I recently had a talk with my friend Kate who said she read the cupcake trend was coming to an end soon for a variety of reasons - the new fad of funky flavored ice cream, the bad economy, the over-saturation of cupcake bakeries. I was generally unfazed and unsurprised.

"Of course it is. You read about my Rocktar Ingredient Theory. Remember in the late 80's how every chef and product went insane for kiwis? Or the craze Alice Water's caused over her deification of green zebra heirloom tomatoes? I knew cupcakes were going out of style about a year ago," I said with assurance and a touch of arrogance.

My friend Kate looked at me,"Didn't you say you were making some later today?"

"Yes, but that's not the point. You see, just because it's out of style doesn't mean you can't still eat it and love it," I replied smugly.

Food fads aren't quite the same as fads in music and fashion. The way I see it food is centrally focused and has a direct purpose: to provide sustenance. Furthermore, food has the additional bonus of providing extreme pleasure through the senses. If something tastes good we get satisfaction from it. While you might not see kiwis on every plate at a restaurant, people still buy, grow, eat, and cook with them. The fad may be over but the food in question is still present and visible in the public consciousness, it just doesn't sit on a pedestal anymore.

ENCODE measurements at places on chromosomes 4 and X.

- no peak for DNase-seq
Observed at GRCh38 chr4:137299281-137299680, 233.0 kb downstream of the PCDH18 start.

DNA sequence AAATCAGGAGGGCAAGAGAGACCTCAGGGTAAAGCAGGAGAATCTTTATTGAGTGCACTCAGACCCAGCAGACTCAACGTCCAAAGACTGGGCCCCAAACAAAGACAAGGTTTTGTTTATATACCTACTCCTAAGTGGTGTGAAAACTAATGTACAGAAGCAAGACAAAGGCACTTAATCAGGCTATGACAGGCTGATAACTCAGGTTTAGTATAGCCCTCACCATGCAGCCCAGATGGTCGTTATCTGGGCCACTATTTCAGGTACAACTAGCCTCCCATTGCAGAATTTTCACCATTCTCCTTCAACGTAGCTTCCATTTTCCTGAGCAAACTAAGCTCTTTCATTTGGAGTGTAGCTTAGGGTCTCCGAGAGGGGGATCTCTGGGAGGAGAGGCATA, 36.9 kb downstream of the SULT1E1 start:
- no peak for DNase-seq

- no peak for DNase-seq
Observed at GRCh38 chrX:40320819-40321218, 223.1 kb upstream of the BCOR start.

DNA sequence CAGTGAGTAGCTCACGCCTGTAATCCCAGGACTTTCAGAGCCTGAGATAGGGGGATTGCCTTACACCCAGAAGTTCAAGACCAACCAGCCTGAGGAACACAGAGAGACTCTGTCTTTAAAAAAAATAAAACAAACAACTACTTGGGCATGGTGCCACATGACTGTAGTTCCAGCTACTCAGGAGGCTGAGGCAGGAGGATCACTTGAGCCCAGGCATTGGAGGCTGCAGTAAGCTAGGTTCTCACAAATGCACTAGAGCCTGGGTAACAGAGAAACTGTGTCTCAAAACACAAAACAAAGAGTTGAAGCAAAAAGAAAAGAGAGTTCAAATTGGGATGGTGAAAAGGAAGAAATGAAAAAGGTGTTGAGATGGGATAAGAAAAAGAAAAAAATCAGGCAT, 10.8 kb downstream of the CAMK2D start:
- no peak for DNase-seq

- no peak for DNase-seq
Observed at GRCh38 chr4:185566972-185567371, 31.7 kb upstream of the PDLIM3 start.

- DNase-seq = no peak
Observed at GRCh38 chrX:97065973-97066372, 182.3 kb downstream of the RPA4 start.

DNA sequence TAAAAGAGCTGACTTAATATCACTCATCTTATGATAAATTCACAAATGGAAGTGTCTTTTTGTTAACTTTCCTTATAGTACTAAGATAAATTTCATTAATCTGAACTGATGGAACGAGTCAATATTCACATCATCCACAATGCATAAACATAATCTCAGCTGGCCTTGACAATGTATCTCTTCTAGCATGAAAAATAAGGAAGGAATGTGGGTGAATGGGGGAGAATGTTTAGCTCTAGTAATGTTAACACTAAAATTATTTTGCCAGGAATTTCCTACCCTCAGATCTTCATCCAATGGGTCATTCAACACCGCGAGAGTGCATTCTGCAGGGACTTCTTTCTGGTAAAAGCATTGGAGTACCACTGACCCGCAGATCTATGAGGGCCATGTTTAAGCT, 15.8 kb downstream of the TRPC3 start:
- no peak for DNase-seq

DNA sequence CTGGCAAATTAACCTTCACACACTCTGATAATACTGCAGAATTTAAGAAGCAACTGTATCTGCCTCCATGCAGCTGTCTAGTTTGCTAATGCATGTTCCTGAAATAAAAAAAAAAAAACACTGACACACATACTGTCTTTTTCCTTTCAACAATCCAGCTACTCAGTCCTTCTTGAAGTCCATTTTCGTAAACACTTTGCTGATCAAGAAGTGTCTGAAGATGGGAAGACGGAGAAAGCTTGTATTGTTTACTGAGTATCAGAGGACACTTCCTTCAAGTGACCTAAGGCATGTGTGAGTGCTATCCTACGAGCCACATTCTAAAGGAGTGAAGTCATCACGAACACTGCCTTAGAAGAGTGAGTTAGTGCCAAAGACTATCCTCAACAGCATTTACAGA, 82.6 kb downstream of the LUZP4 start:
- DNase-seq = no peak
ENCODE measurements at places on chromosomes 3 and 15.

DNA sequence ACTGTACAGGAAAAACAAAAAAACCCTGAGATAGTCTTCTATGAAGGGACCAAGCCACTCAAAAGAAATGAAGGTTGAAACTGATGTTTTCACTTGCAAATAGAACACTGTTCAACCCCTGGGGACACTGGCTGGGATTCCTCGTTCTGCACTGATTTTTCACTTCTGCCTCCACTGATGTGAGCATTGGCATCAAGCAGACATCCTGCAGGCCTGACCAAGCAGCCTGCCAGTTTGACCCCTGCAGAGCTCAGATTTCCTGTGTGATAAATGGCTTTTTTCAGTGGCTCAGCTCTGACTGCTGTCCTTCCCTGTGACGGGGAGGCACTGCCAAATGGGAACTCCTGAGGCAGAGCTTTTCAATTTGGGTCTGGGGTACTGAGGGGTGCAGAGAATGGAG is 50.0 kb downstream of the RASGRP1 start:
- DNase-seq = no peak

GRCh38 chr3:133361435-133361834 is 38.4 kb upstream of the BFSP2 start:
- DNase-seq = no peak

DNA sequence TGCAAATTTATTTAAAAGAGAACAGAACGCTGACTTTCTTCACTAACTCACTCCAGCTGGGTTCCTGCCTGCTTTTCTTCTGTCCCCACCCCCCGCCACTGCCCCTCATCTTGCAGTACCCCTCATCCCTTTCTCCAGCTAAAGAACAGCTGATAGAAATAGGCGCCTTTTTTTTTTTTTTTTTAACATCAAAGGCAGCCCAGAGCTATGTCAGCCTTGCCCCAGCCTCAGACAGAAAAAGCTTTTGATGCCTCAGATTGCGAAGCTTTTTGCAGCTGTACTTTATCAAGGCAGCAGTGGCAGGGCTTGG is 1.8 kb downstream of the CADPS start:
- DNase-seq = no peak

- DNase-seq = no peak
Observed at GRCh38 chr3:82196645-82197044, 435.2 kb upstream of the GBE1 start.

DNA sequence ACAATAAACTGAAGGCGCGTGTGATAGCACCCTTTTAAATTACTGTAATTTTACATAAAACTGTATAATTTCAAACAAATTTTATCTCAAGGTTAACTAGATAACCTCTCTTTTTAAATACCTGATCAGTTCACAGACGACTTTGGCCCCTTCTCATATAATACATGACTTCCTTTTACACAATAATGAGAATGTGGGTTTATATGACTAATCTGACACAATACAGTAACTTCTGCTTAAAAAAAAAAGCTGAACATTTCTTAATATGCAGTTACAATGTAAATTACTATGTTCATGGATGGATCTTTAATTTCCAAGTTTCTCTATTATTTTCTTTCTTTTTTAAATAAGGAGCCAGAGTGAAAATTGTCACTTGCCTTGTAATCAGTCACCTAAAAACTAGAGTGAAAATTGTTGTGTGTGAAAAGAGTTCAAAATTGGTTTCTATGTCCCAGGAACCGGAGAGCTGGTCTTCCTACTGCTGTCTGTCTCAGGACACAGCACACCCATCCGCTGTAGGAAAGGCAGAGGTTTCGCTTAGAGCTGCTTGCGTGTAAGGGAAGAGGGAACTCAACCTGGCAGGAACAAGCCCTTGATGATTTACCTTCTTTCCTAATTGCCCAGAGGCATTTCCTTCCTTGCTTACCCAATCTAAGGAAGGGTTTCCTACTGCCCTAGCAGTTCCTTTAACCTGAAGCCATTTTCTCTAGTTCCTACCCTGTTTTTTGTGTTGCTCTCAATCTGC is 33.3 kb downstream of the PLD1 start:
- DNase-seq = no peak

Cupcakes may go out of style and a few cupcake shops may close, but no one will ever recollect about 2008 and wonder what they were thinking when they ate that cupcake with dulce de leche frosting. They'll think how sweet and moist the cake was, how the frosting had just enough salt from the cream cheese which tempered the rich dulce de leche. They'll remember the crunch of the almonds and the spice of the rum.

Then they'll go and make those cupcakes again because to hell with fads - good food never goes out of style.

-For fun times and big laughs put a dab of this stuff on your pet's nose and allow hilarity to ensue.-

Rum Soaked Vanilla Cupcakes
adapted from Gourmet - makes 12

1 cup all-purpose flour
1 1/2 teaspoons of baking powder
pinch of salt
6 tablespoons of butter, room temperature
1/2 cup of sugar
1 egg
1/2 teaspoon of vanilla extract
1 teaspoon of spiced rum (break out the Captain Morgan)
1/2 cup whole milk

1. Preheat oven to 350F. Put cupcake papers in a muffin tin.

2. Whisk together the flour, baking powder, and salt in a bowl and set aside.

3. Beat the butter and sugar together for a few minutes in high until light and fluffy. Add the egg, vanilla and rum and beat for another minute or two.

4. Add the flour mixture and milk alternatively in batches, beginning and ending with the flour mixture and mixing until just combined.

5. Divide batter among cupcake cups. bake for 20-25 minutes or until a toothpick comes out clean. Cool on a wire rack. When cooled brush with rum. Allow it to absorb for 10 minutes. Brush again with second coat of rum. When the rum is absorbed frost the cupcakes.